The Marguerite-Bourgeoys School Service Centre (CSSMB) is located in the west end of Montreal. Covering over 100 schools and institutions, it is Quebec’s second largest school service centre (CSS). The territory served is divided into seven networks, each encompassing one or two high schools and their feeder elementary schools. This structure ensures consistency in the interventions for client groups living in relatively homogeneous areas. Administrators and educators from both levels maintain close ties, facilitating the students’ transition from elementary to high school. An example of this is Amène ton parent au théâtre, an initiative in which elementary students, accompanied by their mother or father, are invited to attend a bullying prevention activity presented by high-school students.
In addition, the CSSMB relies on the insights of a small team of statisticians who closely monitor hundreds of indicators, notably those associated with the 17 goals listed in its Plan d’engagement vers la réussite (Commitment to Success Plan). This information is valuable because it helps us quickly identify and address our students’ academic and social vulnerabilities.
The activities carried out in the CSSMB’s 102 institutions interconnect with many of the 17 Sustainable Development Goals (SDGs) adopted by the United Nations. In this article, we will focus primarily on Goal #4: Quality Education.
Access to quality education for all
Quebec’s student population has changed dramatically in the past few decades, especially in Montreal. In the CSSMB’s elementary and high schools, over 80 percent of students are first- or second-generation immigrants. This diversity creates a number of challenges when it comes to organizing educational services. For example, many recently arrived immigrants are unable to speak French, their new language for school and socializing. During the 2019-2020 school year, 4,500 students attended “welcome” classes, which are designed to teach French while fostering the academic and social integration of non-French-speaking young people.
If we are to provide a quality education to all (SGD 4), notably students with diverse cultural backgrounds and life experiences, we must rethink the way in which educational services are delivered. This process requires in-depth reflection, adapted tools and, ultimately, a review of existing practices. We have successfully met this challenge because we have the highest graduation and qualification rates of any Quebec school service centre – not bad for a CSS where students speak over 150 different mother tongues!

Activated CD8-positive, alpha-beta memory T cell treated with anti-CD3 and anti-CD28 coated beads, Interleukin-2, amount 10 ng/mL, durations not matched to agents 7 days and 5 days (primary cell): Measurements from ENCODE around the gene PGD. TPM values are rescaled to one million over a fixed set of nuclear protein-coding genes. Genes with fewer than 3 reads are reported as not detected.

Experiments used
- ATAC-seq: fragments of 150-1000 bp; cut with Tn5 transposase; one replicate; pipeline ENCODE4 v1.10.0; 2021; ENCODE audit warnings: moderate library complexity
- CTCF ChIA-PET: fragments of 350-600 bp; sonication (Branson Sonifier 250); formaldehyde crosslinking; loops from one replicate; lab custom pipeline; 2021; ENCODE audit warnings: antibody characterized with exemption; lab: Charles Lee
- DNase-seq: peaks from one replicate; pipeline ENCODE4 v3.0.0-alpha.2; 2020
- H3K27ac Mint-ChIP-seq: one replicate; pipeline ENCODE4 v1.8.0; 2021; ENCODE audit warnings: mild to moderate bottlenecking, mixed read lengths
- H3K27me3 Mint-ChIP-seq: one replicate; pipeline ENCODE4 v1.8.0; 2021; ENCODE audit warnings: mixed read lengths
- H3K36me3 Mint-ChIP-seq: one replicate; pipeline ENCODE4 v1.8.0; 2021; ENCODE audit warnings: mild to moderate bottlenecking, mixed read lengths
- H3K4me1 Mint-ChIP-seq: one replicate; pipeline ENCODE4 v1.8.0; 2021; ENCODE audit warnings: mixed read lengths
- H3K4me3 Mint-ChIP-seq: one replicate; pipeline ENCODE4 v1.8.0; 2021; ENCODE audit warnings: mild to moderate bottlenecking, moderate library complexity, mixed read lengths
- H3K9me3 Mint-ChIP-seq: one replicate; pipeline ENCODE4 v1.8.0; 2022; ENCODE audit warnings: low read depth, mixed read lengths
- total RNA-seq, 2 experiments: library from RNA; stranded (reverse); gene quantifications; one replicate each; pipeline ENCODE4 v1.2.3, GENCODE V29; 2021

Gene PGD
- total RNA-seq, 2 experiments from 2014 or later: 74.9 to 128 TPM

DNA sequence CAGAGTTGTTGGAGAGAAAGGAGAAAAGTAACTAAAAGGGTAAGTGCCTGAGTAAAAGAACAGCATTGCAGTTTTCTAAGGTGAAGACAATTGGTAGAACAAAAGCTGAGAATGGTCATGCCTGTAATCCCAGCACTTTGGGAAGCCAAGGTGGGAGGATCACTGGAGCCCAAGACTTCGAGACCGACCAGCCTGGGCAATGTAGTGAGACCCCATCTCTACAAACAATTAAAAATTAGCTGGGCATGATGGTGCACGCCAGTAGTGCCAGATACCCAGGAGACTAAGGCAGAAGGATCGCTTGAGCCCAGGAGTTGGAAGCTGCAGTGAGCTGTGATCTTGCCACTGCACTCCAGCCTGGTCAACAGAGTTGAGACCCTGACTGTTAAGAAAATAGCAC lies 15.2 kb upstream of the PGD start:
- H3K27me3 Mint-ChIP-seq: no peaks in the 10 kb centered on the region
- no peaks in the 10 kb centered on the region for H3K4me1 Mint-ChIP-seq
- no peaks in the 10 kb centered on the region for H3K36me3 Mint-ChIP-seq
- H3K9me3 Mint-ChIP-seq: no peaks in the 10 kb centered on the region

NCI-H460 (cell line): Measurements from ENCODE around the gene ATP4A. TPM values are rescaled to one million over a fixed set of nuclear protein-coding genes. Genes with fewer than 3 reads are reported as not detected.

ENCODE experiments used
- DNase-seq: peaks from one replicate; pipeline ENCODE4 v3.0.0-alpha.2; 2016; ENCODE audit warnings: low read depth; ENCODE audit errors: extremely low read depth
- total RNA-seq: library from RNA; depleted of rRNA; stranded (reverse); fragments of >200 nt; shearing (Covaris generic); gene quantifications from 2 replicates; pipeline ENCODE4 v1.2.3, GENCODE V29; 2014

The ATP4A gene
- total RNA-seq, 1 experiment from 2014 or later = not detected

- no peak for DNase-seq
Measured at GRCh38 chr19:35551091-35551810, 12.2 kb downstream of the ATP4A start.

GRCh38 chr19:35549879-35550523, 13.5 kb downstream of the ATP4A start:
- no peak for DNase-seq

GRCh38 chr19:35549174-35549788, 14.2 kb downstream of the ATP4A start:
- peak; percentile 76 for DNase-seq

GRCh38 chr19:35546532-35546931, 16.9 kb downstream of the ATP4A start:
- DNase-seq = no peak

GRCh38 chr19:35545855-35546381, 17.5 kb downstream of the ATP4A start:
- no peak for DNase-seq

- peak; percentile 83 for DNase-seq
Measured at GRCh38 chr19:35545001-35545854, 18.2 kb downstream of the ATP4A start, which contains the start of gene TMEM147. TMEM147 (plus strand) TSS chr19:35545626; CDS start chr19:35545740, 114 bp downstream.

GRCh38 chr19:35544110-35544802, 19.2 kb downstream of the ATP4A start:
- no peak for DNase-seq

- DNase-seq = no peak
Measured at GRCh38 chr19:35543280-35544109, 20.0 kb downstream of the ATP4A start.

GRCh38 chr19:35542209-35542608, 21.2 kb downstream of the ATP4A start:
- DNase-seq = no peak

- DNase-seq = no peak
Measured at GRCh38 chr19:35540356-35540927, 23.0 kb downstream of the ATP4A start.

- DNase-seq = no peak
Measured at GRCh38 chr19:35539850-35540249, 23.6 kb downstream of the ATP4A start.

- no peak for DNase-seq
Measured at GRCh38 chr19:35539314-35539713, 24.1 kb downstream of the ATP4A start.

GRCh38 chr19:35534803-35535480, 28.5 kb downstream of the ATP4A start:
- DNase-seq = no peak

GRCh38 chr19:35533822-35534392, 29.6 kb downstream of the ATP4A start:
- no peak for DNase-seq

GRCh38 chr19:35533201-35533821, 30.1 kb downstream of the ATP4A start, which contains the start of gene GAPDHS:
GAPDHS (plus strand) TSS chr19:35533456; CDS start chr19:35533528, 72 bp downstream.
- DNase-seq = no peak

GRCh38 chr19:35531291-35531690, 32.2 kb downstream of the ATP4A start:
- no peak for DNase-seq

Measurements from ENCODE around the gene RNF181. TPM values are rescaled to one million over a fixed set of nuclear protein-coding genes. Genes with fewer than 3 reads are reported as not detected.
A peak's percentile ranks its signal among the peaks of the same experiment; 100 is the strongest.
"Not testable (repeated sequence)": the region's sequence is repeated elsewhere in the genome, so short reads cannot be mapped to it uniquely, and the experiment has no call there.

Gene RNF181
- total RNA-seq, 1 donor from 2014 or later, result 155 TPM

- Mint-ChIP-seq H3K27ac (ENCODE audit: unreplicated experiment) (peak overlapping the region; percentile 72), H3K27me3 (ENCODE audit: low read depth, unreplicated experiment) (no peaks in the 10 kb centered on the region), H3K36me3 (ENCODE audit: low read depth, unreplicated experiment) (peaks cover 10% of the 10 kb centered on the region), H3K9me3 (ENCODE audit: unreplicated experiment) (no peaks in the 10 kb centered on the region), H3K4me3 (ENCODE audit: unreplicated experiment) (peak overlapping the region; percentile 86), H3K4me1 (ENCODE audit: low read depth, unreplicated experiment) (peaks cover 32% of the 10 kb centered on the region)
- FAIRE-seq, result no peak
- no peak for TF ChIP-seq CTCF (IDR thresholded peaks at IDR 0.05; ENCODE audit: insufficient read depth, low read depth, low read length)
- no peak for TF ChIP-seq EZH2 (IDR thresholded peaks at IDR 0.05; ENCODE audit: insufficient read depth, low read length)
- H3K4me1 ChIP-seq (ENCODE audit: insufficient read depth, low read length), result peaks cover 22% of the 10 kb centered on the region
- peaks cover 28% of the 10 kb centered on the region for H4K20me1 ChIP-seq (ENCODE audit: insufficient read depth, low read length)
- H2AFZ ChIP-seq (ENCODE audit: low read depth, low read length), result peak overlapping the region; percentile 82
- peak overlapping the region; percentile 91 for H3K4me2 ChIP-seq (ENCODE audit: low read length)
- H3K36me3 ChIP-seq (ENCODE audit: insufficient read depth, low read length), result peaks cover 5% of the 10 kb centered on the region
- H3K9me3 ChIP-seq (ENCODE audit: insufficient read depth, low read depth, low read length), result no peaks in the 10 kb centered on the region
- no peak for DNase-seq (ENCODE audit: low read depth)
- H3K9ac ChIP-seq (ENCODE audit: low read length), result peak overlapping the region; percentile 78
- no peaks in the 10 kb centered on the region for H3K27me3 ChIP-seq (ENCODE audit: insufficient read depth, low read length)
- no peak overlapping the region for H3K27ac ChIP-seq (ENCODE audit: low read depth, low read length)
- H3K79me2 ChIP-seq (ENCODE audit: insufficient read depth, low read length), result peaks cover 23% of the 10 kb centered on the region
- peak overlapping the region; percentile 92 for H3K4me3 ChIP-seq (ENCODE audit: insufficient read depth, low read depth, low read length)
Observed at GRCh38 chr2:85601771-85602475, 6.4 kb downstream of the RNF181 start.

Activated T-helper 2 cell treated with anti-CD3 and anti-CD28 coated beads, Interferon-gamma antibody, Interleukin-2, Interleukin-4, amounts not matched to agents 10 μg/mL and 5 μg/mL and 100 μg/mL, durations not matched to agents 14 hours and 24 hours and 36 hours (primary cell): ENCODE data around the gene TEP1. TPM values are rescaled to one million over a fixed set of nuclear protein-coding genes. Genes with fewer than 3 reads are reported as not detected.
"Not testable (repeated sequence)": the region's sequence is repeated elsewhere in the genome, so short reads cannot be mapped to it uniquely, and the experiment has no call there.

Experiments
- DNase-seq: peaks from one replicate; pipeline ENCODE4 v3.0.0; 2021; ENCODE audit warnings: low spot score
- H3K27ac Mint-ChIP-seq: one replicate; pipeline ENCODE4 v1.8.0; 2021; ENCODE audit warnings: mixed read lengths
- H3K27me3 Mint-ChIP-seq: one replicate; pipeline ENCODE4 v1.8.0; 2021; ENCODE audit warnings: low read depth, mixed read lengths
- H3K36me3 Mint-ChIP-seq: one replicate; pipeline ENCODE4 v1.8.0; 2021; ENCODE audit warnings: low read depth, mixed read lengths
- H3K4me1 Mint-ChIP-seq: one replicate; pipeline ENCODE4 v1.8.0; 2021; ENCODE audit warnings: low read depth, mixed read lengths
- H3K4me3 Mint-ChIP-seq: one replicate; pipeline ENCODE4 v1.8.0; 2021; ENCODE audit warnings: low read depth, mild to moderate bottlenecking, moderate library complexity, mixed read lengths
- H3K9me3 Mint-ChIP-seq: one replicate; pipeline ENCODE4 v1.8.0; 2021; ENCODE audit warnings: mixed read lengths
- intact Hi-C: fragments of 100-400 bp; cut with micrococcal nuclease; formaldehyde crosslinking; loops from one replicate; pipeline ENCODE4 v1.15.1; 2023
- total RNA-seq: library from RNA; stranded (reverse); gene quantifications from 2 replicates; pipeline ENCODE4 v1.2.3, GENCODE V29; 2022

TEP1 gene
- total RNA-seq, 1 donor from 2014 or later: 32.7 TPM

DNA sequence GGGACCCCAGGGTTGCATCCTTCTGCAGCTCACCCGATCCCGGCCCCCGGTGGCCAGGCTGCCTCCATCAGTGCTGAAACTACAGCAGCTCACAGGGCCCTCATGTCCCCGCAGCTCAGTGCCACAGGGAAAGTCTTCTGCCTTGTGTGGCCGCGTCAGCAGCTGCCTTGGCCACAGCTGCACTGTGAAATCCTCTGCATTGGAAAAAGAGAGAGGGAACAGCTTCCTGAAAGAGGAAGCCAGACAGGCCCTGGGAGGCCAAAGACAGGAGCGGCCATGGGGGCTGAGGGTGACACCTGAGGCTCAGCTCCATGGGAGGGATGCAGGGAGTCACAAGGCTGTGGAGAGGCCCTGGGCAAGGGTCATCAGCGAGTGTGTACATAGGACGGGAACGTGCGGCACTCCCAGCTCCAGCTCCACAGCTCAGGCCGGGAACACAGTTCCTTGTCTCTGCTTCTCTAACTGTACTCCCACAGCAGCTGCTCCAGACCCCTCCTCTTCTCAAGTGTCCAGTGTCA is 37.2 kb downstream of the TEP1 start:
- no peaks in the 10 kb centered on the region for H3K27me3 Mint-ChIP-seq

Implementing practices supported by research
To efficiently coordinate the activities of all the experts working with our students, we have created reference documents and frameworks to define everyone’s role. These resources are inspired by research in various areas to ensure that best practices are integrated and applied. In 2015, we published Vivre-ensemble en français (Living Together in French). This document offers guidelines for learning how to live together in French, clarifies some key concepts, and provides tools to better focus activities (CSMB, 2015, p. 9), while taking into account the school’s diversity, which is integral to providing all students with access to a quality education.
Together, our reference documents and frameworks have enabled us to implement a shared vision of an organization that supports the school experience of all its students, which is our primary objective. These tools establish a culture of accountability and co-operation among those who work to support the success of all students. In this way, the responsibility for teaching and monitoring learners does not fall to a single individual.
Some of our reference documents are also inspired by the tiered approach to intervention. This model, also known as Response to Intervention (RTI), is a system that prevents problems, identifies necessary interventions and improves the chances of success for all students (Bissonnette et al., 2020).
An applied research centre to support sustainable success
Although educational success includes success in school, it involves more than just obtaining a diploma or qualifications. It means encouraging children to reach their full potential intellectually, emotionally, socially, and physically. It also aims to instil values, attitudes, and obligations to help students become responsible citizens who are prepared to play an active role in society (Government of Québec, 2017).